By Irvin Himmel
When the Rich Are Poor and the Poor Are Rich
There is that maketh himself rich, yet hath nothing: there is that maketh himself poor, yet hath riches (Prov. 13:7).
It is paradoxical that some are rich, despite their poverty, and others are poor who five in affluence. There are people who are poor “because all they have is money!” And there are people who are rich, in spite of privation, “because they do not measure wealth by monetary standards” (George Kufeldt).
The Rich Are Poor
(1) When they do not use wealth to God’s glory. It is not to be supposed that wealth itself is an evil. Abraham was “very rich in cattle, in silver, and in gold” (Gen. 13:1). Job had great substance (Job 1:3). Both these men were faithful servants of God. It is the failure to use wealth properly that makes people barren before God.
When a certain man asked Jesus to speak to the man’s brother about dividing the inheritance, Jesus warned, “Take heed, and beware of covetousness: for a man’s life consisteth not in the abundance of the things which he possesseth” (Lk. 12:15). He spoke a parable about a rich man whose ground brought forth plentifully, but in his prosperity he thought only of himself and the accumulation of more and more goods. God said to the man, “Thou fool, this night thy soul shall be required of thee: then whose shall those things be which thou hast provided?” Jesus remarked, “So is he that layeth up treasure for himself, and is not rich toward God” (Lk. 12:21).
(2) When they trust in riches. The inclination of some people is to put their time, efforts, and powers into amassing a fortune. Money becomes their god. They rely solely on material prosperity. Jesus said to the disciples on one occasion, “Children, how hard it is for them that trust in riches to enter into the kingdom of God! It is easier for a camel to go through the eye of a needle, than for a rich man to enter the kingdom of God” (Mk. 10:24, 25).
(3) When they are spiritually miserable and empty. Behind seeming wealth there may lie spiritual poverty and wretchedness. This was the case with the church at Laodicea. The members of that congregation were saying, “I am rich, and increased with goods, and have need of nothing.” The Lord saw them as “wretched, and miserable, and poor, and blind, and naked” (Rev. 3:17). “Instead of being rich, as they thought and claimed to be, He declares that they are in a distressing condition, worthy of pity, having the cringing attitude of a beggar, unable to see, and without clothes to cover their shame” (C.H. Little).
The Poor Are Rich
(1) When they lay up treasurers in heaven. Just as Laodicea was the rich poor church, Smyrna was the poor rich church. The Lord said of the brethren at Smyrna, “I know thy works, and tribulation, and poverty, (but thou art rich). . . ” (Rev. 2:9). Their destitution “was offset by a far greater wealth than silver and gold; they were rich in faith and favor with God and in all the attendant blessings of glory that belong to the heavenly citizenship. Their treasure was in heaven (Matt. 6:20), which is the true riches of life (Lk. 16:11) that cannot be touched by the world” (H. Hailey).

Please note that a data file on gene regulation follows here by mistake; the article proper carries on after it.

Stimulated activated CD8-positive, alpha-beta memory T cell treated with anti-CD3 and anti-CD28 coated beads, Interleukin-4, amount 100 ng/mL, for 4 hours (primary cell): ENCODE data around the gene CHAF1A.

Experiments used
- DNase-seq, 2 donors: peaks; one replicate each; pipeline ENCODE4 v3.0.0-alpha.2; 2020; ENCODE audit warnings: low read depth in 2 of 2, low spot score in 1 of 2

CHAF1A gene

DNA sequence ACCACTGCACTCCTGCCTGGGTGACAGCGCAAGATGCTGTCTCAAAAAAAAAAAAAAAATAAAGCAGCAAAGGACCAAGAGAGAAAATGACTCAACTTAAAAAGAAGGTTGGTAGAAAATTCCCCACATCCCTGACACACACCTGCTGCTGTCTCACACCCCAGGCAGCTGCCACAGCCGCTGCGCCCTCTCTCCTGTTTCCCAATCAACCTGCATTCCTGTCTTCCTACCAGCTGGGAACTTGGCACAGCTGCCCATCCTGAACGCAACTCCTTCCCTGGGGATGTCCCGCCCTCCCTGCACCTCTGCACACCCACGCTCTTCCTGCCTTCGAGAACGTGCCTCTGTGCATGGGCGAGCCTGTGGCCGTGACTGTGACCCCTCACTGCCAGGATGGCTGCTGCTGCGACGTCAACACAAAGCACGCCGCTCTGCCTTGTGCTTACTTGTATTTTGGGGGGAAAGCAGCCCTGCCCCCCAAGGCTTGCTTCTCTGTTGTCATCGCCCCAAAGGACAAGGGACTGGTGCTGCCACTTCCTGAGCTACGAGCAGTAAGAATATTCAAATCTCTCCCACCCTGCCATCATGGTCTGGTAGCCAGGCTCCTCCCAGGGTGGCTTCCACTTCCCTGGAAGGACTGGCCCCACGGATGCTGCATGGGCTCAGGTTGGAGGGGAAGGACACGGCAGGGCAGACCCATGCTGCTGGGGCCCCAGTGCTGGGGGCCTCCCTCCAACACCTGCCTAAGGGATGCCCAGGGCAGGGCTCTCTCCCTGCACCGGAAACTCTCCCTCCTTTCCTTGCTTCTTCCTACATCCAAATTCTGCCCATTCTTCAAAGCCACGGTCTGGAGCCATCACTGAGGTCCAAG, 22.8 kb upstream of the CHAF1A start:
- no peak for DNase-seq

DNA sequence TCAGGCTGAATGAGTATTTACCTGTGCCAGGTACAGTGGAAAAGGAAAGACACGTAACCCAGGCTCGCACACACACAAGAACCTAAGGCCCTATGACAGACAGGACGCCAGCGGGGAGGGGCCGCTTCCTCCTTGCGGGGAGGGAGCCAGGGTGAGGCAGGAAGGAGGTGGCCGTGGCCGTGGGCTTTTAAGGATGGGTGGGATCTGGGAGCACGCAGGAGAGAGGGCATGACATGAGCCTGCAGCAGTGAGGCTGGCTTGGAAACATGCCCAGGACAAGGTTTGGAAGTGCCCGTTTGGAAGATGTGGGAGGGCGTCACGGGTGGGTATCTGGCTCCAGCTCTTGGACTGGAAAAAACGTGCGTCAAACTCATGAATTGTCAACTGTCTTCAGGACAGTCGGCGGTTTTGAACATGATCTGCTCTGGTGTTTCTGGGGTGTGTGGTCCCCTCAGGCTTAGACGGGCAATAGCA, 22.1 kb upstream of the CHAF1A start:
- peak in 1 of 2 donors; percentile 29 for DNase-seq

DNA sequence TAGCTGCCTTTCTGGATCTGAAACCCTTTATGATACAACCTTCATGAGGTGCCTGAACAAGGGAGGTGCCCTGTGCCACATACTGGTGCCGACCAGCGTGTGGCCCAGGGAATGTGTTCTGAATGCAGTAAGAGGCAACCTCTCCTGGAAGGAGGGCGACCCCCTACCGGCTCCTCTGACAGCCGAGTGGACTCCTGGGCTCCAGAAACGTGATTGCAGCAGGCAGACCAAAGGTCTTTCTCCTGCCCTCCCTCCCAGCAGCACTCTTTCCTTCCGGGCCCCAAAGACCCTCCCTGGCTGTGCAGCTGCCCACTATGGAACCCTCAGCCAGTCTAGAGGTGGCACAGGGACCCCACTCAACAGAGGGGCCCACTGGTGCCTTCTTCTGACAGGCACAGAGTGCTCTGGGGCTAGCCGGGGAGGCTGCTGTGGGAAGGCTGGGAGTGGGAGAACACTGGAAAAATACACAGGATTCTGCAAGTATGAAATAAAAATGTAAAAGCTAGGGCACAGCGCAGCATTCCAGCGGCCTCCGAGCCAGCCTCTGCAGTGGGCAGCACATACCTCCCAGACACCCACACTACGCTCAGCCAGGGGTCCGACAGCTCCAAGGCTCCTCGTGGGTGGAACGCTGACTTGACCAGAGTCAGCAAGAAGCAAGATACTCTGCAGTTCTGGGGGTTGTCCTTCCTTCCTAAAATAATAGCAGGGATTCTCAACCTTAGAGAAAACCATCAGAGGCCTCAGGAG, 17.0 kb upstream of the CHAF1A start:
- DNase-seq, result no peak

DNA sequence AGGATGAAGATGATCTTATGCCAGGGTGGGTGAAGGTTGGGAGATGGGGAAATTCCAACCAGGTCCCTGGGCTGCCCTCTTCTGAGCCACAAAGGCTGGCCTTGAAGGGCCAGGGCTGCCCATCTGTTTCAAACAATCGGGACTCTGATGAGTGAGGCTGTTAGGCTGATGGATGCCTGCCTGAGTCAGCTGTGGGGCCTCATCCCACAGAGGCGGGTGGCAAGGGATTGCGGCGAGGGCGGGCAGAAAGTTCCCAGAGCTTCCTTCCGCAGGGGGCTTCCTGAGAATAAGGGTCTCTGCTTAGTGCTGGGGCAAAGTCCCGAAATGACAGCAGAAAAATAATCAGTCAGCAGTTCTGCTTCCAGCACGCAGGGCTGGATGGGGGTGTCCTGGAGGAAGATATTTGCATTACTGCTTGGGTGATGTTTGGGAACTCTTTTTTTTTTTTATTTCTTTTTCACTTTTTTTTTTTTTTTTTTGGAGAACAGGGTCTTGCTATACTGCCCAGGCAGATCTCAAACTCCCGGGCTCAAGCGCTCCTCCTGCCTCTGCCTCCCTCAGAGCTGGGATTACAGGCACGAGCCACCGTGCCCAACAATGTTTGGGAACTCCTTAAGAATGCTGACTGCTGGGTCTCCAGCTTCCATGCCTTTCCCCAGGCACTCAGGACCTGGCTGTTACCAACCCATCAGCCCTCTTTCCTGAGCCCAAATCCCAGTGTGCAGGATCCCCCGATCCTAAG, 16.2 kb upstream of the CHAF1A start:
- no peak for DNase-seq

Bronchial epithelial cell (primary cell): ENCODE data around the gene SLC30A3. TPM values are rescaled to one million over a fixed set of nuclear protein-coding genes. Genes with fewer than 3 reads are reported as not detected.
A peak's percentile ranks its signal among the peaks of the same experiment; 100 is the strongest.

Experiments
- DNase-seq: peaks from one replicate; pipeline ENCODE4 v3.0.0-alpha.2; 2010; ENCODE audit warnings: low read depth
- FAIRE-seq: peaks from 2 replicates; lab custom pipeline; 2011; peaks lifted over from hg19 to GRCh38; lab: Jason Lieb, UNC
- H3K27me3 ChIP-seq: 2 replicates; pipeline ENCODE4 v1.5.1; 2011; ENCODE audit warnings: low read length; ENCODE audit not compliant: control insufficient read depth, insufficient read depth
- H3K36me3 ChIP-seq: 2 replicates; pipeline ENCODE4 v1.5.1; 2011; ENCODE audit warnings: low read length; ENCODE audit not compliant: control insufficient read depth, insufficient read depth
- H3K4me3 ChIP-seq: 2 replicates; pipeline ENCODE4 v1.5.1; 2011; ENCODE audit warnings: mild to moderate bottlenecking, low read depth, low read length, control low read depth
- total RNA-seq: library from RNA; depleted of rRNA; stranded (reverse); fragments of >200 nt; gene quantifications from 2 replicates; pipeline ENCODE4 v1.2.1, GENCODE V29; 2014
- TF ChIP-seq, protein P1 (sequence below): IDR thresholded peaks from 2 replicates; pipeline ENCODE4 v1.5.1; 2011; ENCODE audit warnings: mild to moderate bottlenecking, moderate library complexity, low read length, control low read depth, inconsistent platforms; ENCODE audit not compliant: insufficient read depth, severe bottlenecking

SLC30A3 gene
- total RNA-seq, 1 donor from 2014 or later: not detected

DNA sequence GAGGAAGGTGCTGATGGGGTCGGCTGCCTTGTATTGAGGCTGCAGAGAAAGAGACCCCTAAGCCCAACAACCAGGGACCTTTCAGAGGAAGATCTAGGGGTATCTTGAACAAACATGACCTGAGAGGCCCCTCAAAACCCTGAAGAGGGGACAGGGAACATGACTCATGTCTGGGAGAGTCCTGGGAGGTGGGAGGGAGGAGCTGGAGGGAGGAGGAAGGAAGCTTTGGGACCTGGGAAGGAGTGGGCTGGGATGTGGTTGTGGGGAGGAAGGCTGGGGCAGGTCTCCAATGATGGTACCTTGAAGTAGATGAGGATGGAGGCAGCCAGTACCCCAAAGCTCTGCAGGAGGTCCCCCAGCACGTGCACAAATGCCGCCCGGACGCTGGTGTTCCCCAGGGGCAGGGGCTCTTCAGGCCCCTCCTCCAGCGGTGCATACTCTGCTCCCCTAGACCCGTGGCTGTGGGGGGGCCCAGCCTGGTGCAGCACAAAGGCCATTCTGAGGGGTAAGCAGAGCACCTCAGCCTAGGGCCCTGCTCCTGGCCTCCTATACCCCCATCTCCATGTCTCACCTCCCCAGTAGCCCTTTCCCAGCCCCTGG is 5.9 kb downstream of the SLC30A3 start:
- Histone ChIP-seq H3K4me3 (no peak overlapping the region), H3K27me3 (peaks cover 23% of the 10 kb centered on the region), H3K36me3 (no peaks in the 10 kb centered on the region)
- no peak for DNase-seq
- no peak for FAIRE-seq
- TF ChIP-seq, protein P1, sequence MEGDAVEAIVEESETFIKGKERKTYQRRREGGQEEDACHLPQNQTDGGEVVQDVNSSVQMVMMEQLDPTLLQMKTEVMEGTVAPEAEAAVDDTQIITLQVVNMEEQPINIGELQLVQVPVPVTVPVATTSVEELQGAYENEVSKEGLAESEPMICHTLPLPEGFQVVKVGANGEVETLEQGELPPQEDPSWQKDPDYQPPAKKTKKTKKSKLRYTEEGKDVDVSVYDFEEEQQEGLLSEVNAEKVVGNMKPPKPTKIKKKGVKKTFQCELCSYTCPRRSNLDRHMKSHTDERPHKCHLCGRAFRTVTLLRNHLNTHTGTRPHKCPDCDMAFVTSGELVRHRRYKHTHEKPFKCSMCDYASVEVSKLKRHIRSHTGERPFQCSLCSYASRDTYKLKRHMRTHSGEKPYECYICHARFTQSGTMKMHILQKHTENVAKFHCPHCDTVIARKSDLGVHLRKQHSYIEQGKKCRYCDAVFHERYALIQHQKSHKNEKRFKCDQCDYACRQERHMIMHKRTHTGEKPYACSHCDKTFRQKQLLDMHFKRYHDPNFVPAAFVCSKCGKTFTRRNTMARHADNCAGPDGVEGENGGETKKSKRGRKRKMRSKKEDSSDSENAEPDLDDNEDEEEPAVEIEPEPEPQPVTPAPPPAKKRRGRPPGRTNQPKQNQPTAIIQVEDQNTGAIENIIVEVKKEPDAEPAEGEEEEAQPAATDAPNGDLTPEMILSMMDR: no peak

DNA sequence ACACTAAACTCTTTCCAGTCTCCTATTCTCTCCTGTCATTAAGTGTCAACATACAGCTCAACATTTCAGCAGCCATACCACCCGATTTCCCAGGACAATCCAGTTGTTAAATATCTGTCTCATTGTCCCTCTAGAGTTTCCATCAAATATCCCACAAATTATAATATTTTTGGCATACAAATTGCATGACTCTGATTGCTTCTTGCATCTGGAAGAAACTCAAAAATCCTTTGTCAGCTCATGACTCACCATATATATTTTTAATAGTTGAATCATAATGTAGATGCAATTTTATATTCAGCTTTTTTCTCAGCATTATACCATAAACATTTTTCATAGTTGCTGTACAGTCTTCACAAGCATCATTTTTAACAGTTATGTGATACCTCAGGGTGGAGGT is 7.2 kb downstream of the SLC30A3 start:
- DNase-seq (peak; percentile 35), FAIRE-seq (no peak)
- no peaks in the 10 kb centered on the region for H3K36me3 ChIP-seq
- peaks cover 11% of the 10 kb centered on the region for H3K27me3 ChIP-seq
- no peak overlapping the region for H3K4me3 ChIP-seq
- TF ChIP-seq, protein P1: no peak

(2) When they are rich in faith. In the apostolic age, many Christians were in poverty and were victims of oppression by wealthy men. James said, “Do not rich men oppress you, and draw you before the judgment seats?” (Jas. 2:6) He also said, “Hath not God chosen the poor of this world rich in faith, and heirs of the kingdom which he has promised to them that love him?” (Jas. 2:5) One may be poor in temporal goods but rich in faith. This is to be rich in a higher and more important sense. To be an heir of God’s kingdom through the exercise of faith in Jesus Christ is more valuable than hoarding piles of gold and silver.
(3) When they abound in good works. After warning against the danger of riches and the love of money, Paul wrote, “Charge them that are rich in this world, that they be not high-minded, nor trust in uncertain riches, but in the living God, who giveth us richly all things to enjoy; That they do good, that they be rich in good works, ready to distribute, willing to communicate; Laying up in store for themselves a good foundation against the time to come, that they may lay hold on eternal life” (1 Tim. 6:17-19). Any Christian can be rich in noble deeds, even if he is poor in worldly wealth.
(4) When thy possess the treasures of wisdom and knowledge found in Christ. Paul taught that in Christ “are hid all the treasures of wisdom and knowledge” (Col. 2:3). The gospel makes known the hidden purpose of God that centers in Christ. Those who share in the eternal blessings provided in Christ possess all things. They are truly rich. Paul, in devoting his life to serving Christ and preaching the gospel, was “as poor, yet making many rich; as having nothing, and yet possessing all things” (2 Cor. 6:10). In Christ we have riches that kings and princes do not bestow, that banks do not exchange, that misers do not hoard, and that thieves cannot steal.
Indeed, the rich (in material things) are often poor (spiritually), and the poor (in temporal goods) are sometimes the richest people on earth!
Guardian of Truth XXXI: 9, p. 263
May 7, 1987